There’s not much more plot to it than that; this is a film of moods and sensations, one that understands that the moment adolescence is over it becomes a half-remembered dream and so should be presented as such.
Directed by: Laura Poitras
Star rating: * * * * *
Billed as a real-life thriller, Laura Poitras’s insider account of the moment NSA whistleblower Edward Snowden, inset, came forward with his astonishing revelations about the extent of the US government’s surveillance activities certainly delivers. Along with journalist Glenn Greenwald, Poitras was contacted by Snowden himself (using the titular codename) as part of his plan to get the information out in a responsible way.
Those initial Hong Kong-based meetings are documented here, with Poitras shaping her footage of Snowden as he outlines the significance of his purloined information to Greenwald and the Guardian’s Ewen MacAskill into an almost minute-by-minute account of the story in the few days running up to the first published articles and the immediate aftermath. It’s astonishing stuff; full of bizarre revelations and incredible details that even the most paranoid conspiracy theorist would struggle to make up.
Cathedrals of Culture (12A)
Directed by: Wim Wenders, Robert Redford, Margreth Olin, Michael Madsen, Karim Aïnousz
Star rating: * * *
Less visually punishing than his 3D dance film Pina, Wim Wenders’ latest foray into esoteric documentary film-making sees the German auteur overseeing a portmanteau of films whimsically designed to tell the stories – and “reflect the souls” – of the titular culture centres.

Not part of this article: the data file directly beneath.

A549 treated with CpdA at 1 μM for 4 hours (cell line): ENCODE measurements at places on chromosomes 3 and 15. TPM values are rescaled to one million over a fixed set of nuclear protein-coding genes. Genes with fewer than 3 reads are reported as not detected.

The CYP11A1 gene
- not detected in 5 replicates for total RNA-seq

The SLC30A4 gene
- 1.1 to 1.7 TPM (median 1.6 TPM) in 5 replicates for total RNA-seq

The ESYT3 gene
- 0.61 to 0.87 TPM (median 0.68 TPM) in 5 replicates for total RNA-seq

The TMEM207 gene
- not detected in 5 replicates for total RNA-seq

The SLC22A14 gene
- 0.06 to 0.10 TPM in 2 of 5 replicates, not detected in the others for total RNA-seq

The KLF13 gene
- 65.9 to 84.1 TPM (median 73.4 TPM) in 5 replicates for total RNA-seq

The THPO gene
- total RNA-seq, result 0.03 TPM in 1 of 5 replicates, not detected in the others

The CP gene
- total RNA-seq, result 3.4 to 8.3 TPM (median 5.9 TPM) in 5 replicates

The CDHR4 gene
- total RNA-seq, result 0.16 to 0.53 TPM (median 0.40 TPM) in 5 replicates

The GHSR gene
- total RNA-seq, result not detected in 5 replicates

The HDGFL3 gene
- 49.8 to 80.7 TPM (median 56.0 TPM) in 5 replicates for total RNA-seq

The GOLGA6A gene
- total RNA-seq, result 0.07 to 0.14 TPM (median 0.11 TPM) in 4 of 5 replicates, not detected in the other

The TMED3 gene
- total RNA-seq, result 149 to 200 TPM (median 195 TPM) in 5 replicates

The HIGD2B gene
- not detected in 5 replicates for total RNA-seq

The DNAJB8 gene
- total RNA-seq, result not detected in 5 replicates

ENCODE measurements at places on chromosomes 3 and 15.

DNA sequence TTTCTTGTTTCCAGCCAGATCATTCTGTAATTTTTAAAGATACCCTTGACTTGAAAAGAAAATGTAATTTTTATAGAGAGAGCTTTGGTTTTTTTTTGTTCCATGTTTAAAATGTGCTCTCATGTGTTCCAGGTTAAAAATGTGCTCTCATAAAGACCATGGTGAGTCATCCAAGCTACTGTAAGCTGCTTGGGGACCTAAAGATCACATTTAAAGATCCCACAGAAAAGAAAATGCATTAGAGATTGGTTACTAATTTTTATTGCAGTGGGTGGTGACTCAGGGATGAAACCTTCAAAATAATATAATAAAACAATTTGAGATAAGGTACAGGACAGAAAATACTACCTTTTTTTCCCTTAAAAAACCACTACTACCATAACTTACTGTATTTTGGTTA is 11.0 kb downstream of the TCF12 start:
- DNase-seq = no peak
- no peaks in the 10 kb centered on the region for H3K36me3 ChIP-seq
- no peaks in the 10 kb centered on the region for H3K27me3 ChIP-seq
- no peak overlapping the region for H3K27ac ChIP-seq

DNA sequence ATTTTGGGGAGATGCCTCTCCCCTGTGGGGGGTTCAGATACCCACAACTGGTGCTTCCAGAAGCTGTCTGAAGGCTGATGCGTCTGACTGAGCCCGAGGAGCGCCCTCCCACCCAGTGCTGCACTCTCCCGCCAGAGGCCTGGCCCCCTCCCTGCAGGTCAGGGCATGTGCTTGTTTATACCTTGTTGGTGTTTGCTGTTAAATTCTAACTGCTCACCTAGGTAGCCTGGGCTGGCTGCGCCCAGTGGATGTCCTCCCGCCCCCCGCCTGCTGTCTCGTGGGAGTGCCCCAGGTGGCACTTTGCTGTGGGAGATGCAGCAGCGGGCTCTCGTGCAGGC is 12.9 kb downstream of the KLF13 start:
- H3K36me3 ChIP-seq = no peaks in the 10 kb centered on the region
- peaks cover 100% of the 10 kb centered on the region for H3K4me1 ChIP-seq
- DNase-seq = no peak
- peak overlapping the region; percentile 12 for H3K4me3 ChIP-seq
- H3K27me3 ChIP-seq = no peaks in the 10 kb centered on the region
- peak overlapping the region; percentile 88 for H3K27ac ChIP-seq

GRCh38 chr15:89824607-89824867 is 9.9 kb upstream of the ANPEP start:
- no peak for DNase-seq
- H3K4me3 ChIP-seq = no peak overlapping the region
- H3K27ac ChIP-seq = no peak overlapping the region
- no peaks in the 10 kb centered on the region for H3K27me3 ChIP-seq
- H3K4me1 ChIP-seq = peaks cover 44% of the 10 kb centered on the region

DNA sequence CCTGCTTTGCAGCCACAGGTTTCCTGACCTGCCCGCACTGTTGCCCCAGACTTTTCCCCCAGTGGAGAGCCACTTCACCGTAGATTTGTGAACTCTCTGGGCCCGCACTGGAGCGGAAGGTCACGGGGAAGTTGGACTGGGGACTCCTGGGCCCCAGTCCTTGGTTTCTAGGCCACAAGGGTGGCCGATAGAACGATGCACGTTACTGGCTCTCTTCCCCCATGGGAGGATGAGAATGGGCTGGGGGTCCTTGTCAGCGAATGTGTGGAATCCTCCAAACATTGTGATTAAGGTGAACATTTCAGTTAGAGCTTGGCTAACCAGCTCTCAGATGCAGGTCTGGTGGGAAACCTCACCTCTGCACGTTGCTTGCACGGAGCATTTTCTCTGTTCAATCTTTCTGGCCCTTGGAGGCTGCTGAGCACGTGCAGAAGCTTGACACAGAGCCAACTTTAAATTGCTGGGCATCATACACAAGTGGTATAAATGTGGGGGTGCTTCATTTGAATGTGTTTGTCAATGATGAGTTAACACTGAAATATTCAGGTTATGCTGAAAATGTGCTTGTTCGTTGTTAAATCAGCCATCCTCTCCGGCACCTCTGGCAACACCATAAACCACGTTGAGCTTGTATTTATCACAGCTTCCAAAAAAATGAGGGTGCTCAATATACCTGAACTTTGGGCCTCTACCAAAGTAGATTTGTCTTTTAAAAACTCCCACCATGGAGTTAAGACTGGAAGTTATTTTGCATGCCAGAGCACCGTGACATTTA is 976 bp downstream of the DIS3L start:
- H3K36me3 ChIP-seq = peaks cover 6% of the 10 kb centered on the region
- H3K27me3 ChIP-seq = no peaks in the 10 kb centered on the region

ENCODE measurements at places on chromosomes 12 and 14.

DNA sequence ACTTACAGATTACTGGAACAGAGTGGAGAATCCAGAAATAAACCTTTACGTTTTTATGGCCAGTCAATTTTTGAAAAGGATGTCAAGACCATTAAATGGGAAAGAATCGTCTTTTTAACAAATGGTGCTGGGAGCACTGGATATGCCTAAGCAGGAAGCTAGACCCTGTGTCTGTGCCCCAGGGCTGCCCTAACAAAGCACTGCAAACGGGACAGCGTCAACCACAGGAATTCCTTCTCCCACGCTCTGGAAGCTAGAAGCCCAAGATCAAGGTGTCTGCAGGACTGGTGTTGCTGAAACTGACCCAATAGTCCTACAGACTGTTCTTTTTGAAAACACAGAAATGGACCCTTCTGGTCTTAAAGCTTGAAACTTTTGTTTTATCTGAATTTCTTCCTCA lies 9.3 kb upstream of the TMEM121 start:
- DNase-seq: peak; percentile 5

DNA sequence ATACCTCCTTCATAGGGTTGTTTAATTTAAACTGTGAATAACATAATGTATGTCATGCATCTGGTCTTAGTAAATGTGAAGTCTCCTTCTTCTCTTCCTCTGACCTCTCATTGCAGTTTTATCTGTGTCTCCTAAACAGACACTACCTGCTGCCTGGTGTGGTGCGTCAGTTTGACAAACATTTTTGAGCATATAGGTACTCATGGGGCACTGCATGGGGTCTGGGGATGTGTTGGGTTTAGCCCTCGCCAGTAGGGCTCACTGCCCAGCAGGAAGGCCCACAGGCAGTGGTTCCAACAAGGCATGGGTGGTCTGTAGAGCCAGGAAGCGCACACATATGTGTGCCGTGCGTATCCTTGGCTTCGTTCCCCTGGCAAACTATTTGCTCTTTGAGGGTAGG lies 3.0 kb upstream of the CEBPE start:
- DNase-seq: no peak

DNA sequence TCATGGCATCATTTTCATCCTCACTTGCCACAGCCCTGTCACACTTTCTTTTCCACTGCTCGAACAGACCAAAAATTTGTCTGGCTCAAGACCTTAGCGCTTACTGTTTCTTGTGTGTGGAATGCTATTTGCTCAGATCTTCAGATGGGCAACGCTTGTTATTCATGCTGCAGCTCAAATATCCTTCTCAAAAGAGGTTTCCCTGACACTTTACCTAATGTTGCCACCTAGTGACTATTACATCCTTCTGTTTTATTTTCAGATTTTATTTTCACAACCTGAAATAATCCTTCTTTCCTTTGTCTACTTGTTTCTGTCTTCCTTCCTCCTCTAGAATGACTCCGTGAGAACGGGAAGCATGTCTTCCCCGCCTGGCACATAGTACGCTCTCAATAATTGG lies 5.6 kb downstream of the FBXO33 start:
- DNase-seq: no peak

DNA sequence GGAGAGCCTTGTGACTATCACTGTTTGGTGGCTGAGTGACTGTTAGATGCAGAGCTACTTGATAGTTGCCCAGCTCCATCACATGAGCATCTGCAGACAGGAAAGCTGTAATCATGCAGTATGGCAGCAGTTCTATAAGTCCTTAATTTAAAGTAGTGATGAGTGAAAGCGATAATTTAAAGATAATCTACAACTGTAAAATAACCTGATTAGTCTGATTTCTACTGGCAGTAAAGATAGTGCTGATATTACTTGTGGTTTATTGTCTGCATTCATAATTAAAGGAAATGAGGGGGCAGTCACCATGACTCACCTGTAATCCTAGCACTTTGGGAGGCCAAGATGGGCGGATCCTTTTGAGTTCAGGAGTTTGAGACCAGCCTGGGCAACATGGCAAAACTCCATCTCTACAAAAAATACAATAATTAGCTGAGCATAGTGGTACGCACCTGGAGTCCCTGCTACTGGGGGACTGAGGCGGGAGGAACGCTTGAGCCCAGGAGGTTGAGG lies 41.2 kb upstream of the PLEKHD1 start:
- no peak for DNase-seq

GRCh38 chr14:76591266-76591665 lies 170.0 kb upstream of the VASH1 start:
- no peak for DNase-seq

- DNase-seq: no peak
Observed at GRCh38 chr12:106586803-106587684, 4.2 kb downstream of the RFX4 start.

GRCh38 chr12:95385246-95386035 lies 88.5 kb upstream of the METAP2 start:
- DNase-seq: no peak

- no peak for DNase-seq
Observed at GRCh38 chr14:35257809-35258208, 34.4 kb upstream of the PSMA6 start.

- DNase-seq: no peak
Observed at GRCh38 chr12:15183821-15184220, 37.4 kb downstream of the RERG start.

Voiceover narration which articulates the imagined thoughts and feelings of the buildings in question combines with calming shots of their interiors and exteriors to give the whole endeavour a bit of a 2001 vibe – with the malevolent HAL replaced by the benevolent likes of the National Library of Russia and the Pompidou Centre.
Robert Redford cheats a bit with his segment, deploying archival footage to narrate the story of the Salk Institute in San Diego instead of anthropomorphising its structure. Then again, his contribution also lacks some of the preciousness of Wenders’ own piece on the home of the Berlin Philharmonic or Margreth Olin’s film about the Oslo Opera House. But there are grace notes elsewhere that make this a worthwhile examination of the relationship between culture and the buildings in which it’s housed.
Björk: Biophilia Live (U)
Directed by: Peter Strickland, Nick Fenton
Star rating: * * *
This concert film featuring Iceland’s world-conquering pop pixie, Björk is the culmination of a wide-ranging multimedia project that started with the recording of her eighth studio album Biophilia and subsequently expanded across a series of apps and interactive websites linking together various theoretical concepts related to the love and appreciation of nature and music. Heady stuff, in other words, and something that might only appeal to the already-converted, but for those who like Björk, this offers a spectacular document of an artist at the peak of her crazy, creative powers.
Kicking off with an explanation of biophilia from David Attenborough, the film does a good job of capturing some of the euphoria that comes from staging a huge live event connecting so many clearly happy fans with their idol. As a film, too, it understands the strange alchemical power that comes from combining sound and vision on the big screen, something perhaps attributable to co-director Peter Strickland who explored similar themes in his acclaimed horror film Berberian Sound Studio.